|SaGa THE STAGE ~The Seven Warriors' Return~ Original Soundtrack|
|Catalog Number: SQEX-10681|
|Released On: December 12, 2018|
|Composed By: Kenji Ito, Nobuo Uematsu|
|Arranged By: Kenji Ito, Minako Seki, Ryo Yamazaki, Noriyuki Kamikura|
|Published By: Square Enix|
|Recorded at: VICTOR STUDIO, SOUND INN STUDIO|
|Format: 1 CD|
01 - Queen's Birth ~ Opening Act
02 - The Termite Threat
03 - Law of Assimilation
04 - The Termite Aggression
05 - A Cruel Decision ~ Noel's Determination
06 - Wagnas' Rescue
07 - Shadow of the Seven Heroes
08 - Let's Give It a Name!
09 - Cat and Keruto
10 - Scattered Treasure: Lil's Death
11 - The Queen's Defeat ~ Rocbouqet Appears!
12 - Temptation
13 - Conveyed Emotions Take Over the Mind: Gerard's Death
14 - My Journey Begins
15 - Wagnas' Battle
16 - Seven Heroes Battle: Noel's Battle
17 - Last Battle
18 - Love Song
19 - Two Happy People: Noel and Oaive
20 - Epilogue: The End of the Legend
21 - The Eternally Traveling Seven Heroes
Okay, folks, hear me out. It is not typical for us to review the soundtrack for a live stage play. We have written reviews for films based on RPGs (such as FFVII Advent Children), but a stage play? Think of all the Sakura Wars albums out there to review!
Here is what makes this particular release special. First of all, it's not an original cast recording. In other words, it isn't a bunch of spoken lines punctuated with the occasional musical number. This is the "soundtrack" to the stage play, which means it's all of the prepared audio. There are a handful of tracks with spoken words in them, however, as the performers go back and forth between speaking and singing (see "Let's Give It a Name!" as an example).
The other thing that makes this album special is that the play is about the "Seven Heroes" of Romancing SaGa 2. Players of said game know that these heroes are actually villains. Long ago, they fought to bring peace and harmony to the world, but over time, they decide that this world isn't worth it and hatch a plan to travel to another dimension, which would destroy the present world in the process. However, the story in this stage play focuses on the times when the Seven Heroes were happy, and some of them find a new path to the future that works for them (the title to track 19 alone gives away one major change between the game and this theatrical production).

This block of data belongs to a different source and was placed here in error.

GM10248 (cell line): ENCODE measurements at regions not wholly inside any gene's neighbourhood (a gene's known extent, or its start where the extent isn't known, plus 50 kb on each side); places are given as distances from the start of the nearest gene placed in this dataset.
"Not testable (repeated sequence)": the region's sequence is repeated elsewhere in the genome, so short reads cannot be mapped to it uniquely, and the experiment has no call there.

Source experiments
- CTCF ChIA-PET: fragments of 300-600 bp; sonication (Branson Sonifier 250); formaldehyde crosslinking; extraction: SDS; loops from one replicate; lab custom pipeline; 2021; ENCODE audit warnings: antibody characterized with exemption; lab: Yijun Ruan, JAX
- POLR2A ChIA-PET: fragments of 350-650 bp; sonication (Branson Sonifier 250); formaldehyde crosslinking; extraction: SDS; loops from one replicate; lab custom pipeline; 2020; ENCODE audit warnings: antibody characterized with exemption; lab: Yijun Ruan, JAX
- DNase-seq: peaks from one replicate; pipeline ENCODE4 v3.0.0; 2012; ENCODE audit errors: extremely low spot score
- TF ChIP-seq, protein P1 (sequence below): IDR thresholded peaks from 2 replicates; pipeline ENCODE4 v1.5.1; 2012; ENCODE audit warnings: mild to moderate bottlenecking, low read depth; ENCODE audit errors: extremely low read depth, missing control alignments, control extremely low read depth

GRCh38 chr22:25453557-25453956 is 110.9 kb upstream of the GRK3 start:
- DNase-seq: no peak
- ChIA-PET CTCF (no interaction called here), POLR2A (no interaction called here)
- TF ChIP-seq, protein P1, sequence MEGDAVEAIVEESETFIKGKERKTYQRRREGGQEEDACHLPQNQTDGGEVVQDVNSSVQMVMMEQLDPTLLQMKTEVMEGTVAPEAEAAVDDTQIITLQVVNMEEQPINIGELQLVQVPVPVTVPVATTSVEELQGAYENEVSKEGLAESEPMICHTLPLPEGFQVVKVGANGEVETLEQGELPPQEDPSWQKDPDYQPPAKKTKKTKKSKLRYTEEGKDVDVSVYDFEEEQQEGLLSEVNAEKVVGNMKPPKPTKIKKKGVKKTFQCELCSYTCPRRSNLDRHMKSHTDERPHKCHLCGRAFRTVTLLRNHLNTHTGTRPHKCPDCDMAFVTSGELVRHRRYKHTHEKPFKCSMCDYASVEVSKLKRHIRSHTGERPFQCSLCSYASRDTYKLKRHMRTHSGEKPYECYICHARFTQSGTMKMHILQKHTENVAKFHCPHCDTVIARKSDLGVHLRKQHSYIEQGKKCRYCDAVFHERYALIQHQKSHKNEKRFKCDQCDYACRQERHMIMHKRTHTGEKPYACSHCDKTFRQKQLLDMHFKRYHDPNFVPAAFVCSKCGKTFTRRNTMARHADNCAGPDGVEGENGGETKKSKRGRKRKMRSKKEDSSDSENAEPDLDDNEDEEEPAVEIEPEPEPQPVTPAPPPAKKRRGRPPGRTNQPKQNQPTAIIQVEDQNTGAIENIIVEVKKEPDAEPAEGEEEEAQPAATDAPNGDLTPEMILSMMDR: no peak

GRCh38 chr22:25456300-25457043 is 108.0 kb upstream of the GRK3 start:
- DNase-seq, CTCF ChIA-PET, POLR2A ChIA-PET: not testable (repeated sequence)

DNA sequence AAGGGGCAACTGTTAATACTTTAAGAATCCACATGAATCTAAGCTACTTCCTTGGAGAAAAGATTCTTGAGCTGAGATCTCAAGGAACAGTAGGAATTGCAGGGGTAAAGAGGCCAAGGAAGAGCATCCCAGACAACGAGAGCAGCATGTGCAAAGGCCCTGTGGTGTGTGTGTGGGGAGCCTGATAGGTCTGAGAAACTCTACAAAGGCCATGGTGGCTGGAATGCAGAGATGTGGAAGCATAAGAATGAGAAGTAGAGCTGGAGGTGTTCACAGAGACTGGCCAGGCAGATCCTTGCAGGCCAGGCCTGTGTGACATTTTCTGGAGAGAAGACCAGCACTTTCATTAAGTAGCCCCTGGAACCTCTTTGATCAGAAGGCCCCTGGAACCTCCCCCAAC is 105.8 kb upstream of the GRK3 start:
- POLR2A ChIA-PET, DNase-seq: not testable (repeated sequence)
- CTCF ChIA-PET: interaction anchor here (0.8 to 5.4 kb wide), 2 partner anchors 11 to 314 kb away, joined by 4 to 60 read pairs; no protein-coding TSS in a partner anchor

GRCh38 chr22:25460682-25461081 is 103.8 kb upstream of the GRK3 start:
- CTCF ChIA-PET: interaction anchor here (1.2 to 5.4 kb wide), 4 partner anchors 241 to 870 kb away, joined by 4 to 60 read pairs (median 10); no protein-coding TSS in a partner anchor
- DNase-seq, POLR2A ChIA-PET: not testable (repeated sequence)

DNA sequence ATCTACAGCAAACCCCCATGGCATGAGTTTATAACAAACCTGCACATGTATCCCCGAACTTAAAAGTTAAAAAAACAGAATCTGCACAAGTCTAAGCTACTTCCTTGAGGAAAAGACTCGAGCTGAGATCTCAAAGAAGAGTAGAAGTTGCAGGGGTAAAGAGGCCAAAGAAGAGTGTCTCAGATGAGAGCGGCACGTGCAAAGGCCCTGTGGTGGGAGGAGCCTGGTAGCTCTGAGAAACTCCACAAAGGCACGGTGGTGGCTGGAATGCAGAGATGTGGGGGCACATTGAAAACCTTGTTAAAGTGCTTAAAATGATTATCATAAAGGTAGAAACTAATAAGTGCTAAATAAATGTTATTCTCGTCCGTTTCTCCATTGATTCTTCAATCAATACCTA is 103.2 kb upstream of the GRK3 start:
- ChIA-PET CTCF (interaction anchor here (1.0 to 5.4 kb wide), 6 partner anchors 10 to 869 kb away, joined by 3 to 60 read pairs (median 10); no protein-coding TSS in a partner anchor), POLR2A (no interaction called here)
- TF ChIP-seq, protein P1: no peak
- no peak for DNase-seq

Okay, there is also a third thing that makes this recording so very special. While there are arrangements of past SaGa pieces (including two classics from Uematsu on tracks 01 and 14), the vast majority of songs here are original compositions from series maestro Kenji Ito. Some of these unique compositions have also found their way into the 2018 mobile title Romancing SaGa Re;univerSe. In that sense, we have something that started as a play but now enters the canon of SaGa games, through music!
There is one final bit of information that doesn't make SaGa THE STAGE special, but it does make the album fantastic: epic performances. Some of you may remember the incredible improvised singing of Kyoko Kishikawa from the PS2 remake Romancing SaGa: Minstrel Song — well, she's back. You can hear her in the opening track, blasting your ears with all kinds of goodness. And all those great arrangers and performers featured on the Re:birth and Re:tune albums? Many of them make appearances on this album as well, with rocking versions of "Seven Heroes Battle" and "Last Battle," along with a softer, smoother version of "My Journey Begins." They even perform on the original composition "Wagnas' Battle," which is decidedly my favorite track on the entire album.
My takeaway? As obscure as this title may seem, it should be required listening for SaGa fans of all stripes, especially fans of Romancing SaGa 2. I have no idea how many physical copies Square Enix ran in the initial printing, but my suspicion is that this soundtrack will disappear relatively quickly. If I'm right, then your window is closing. Go get it! It's a ridiculously fun and enjoyable album, especially for those of us who know and love the SaGa series!
Reviewed by: Patrick Gann